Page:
And in that contemplation, late nights at the store, I started thinking about the internet and thought, is that a way to distribute things and it just seemed a lot more fun than manufacturing and selling and distributing goods. So, in 1993, I started building what I thought was going to be this beautiful pre Amazon ecommerce distribution platform. And it turned out to be nothing more than a glorified digital brochure and catalog site. Took me months and months and months to build. But at that point, I realized that the internet was here to stay even though back then people were still saying it was just a fad. And I also realized that technology computer programming was a profound exponential lever, something that you, with relatively few dollars, you can build something put it into the world and have it, you know, go viral, and have it be shared with the world almost overnight. So I got really excited about that, and took... diverged away from computer programming, and more into product development, and began to hire computer programmers. Just became a serial tech entrepreneur and I've been playing in technology, building companies. More recently, have sort of put aside the the founder hat in favor of taking my capital, our capital, and my advice and our advice and deploying that into amazing founders that are building extraordinary products and services.

Tristram And that is the foundation for your current operation Exponential is that right?

James That's correct.

Tristram Now, tell me what is the vision behind Exponential?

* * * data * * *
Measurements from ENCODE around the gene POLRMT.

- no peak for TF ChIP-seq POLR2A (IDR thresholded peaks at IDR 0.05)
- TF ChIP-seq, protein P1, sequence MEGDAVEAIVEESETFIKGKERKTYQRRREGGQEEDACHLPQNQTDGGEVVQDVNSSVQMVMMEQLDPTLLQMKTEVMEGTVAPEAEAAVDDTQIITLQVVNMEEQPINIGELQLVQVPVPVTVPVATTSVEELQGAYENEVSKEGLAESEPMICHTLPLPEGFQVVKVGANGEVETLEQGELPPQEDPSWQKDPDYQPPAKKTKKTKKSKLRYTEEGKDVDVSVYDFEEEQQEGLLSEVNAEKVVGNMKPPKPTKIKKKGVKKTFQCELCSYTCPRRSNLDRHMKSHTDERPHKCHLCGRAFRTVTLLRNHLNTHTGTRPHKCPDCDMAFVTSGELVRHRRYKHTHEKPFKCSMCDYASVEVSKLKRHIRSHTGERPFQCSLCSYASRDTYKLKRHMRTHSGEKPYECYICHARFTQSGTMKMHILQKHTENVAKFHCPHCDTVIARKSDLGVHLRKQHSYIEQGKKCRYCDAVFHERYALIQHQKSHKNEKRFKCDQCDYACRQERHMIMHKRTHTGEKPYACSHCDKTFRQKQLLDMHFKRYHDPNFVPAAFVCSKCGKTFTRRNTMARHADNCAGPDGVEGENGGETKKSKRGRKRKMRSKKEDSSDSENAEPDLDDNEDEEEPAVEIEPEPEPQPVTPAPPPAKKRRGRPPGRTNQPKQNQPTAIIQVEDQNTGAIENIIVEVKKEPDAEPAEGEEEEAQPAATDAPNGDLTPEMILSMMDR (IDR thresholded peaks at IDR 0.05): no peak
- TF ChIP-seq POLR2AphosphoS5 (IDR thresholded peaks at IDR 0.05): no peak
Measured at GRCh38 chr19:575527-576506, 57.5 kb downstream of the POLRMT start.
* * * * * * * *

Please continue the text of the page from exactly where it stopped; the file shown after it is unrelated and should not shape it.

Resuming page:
James  Well, the the original vision is actually intact. And that is something I don't get a lot of opportunity to discuss in the financial services circle, because we talk a lot about what we're doing with our securities exchanges and investment banks and so on. But what's still at the core is -  and in fact, all those those products and services that we built, teams that we built, are built in order to service the the value creator, the true value creator. So we have some a very venture centric mind. We believe that innovators and tech startup founders are extraordinary value creators. And we have basically essentially grown all of these products and services to surround that. We stated very, very clearly that we invest in startups that alleviate suffering, or expand human potential in order to bring to market products and services that allow access to meaningful living for everyone, everywhere. So it's those people on a day to day basis are still regarded as our core focus. Yeah.

Tristram Okay. And so I saw you mentioned in one of your podcasts and you talked about exponential thinking, could you go into that a little bit and explain why it's important.